“You have heard that it was said, ‘You shall love your neighbor and hate your enemy.’ But I say to you, love your enemies and pray for those who persecute you, so that you may be sons of your Father who is in heaven; for He causes His sun to rise on the evil and the good, and sends rain on the righteous and the unrighteous.” – Matthew 5:43-45
An enemy is anyone who is against you.
An enemy is someone who is not for you. An enemy can be a family member, a classmate, a co-worker, a neighbor, or even a fellow believer.
We all have enemies, but Jesus tells us to love them! How is that possible?
“Pray for those who persecute you,” He says.
Now, it’s mighty hard to pray for our enemies when we’re determined to hold onto what hurt us. Why? Because when we start praying for them, God has a way of softening our hearts. We begin looking at that person as God sees them.
Slowly, God works in our lives and changes our hearts as we pray for them. Jesus did this for us when we were His enemies: He went to the cross. Jesus prayed for us while on the cross, paying the penalty for our sins. “Father, forgive them, for they do not know what they are doing.”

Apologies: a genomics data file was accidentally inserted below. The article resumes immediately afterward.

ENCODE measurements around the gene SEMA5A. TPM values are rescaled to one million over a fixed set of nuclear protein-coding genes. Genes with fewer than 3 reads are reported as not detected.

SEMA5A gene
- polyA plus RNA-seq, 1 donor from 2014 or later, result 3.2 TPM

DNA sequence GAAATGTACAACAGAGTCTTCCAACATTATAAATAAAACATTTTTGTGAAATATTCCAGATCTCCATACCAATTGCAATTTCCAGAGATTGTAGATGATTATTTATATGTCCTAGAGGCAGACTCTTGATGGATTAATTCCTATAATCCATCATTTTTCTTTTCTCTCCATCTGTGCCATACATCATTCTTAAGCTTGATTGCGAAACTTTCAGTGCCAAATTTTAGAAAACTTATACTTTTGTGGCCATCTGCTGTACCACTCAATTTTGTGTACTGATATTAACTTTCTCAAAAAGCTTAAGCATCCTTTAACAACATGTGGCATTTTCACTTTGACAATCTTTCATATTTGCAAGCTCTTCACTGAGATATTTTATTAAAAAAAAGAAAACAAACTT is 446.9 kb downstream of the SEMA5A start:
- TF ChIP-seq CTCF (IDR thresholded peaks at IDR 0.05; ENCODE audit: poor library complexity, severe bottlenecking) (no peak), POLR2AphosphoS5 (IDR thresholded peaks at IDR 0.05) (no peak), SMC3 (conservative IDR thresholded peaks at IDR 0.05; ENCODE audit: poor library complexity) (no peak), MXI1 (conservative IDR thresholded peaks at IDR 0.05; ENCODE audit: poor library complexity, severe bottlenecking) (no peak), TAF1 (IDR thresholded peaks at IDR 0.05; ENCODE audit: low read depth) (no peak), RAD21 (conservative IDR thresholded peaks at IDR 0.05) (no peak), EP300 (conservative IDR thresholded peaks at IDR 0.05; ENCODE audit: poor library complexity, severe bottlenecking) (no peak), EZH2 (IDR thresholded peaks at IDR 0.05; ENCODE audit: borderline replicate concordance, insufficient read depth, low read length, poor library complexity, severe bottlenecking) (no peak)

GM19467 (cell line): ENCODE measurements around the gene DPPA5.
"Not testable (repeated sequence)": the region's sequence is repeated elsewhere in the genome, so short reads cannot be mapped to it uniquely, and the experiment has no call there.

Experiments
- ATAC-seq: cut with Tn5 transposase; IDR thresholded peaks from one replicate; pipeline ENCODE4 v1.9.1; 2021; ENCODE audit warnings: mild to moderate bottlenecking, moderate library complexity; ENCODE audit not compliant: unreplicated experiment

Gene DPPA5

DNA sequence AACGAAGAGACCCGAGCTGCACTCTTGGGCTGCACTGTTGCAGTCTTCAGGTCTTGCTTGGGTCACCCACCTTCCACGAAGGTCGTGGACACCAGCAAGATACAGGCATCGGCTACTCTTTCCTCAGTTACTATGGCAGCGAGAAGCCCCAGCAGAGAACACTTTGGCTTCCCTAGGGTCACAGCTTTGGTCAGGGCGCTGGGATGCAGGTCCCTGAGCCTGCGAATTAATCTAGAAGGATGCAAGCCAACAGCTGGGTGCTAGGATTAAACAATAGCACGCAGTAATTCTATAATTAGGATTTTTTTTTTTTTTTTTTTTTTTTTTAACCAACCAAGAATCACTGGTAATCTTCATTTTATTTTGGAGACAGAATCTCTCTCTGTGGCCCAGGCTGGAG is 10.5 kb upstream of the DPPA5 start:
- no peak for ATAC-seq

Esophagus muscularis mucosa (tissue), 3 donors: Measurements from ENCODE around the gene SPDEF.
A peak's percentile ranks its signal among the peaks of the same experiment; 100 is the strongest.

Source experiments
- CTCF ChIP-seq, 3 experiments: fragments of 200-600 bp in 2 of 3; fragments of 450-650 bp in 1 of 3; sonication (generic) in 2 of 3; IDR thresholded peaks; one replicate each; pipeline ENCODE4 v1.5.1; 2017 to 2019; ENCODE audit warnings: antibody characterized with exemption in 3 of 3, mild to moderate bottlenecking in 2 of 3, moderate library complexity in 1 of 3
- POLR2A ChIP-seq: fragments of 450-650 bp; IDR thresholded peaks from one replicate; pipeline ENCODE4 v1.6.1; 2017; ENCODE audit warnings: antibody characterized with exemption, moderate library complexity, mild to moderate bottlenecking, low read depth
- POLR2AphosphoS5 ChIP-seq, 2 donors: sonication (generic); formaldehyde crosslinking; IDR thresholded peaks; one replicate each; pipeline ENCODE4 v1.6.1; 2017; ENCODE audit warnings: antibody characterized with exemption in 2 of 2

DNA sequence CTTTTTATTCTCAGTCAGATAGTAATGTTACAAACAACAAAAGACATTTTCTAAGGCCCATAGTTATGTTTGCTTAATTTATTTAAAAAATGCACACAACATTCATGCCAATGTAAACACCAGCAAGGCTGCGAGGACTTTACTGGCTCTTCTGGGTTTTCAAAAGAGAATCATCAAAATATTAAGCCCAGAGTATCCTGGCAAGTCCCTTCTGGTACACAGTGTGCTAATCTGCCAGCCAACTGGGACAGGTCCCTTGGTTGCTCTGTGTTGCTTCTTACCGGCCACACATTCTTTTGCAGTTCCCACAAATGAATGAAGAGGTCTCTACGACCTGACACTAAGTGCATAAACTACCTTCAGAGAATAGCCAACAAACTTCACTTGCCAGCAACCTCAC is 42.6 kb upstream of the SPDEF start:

Accepting the forgiveness of Jesus changes us so we can forgive others.
Does that mean you’re going to like your enemies? In most cases, probably not. But it does mean that God can give you the supernatural power to love your enemies and to respond with love and respect no matter how they treat us.
Let’s follow Jesus’ example in faith. When we give God control in this area, our enemies no longer control us.
Written by Bryant Wright, Founder, RFTH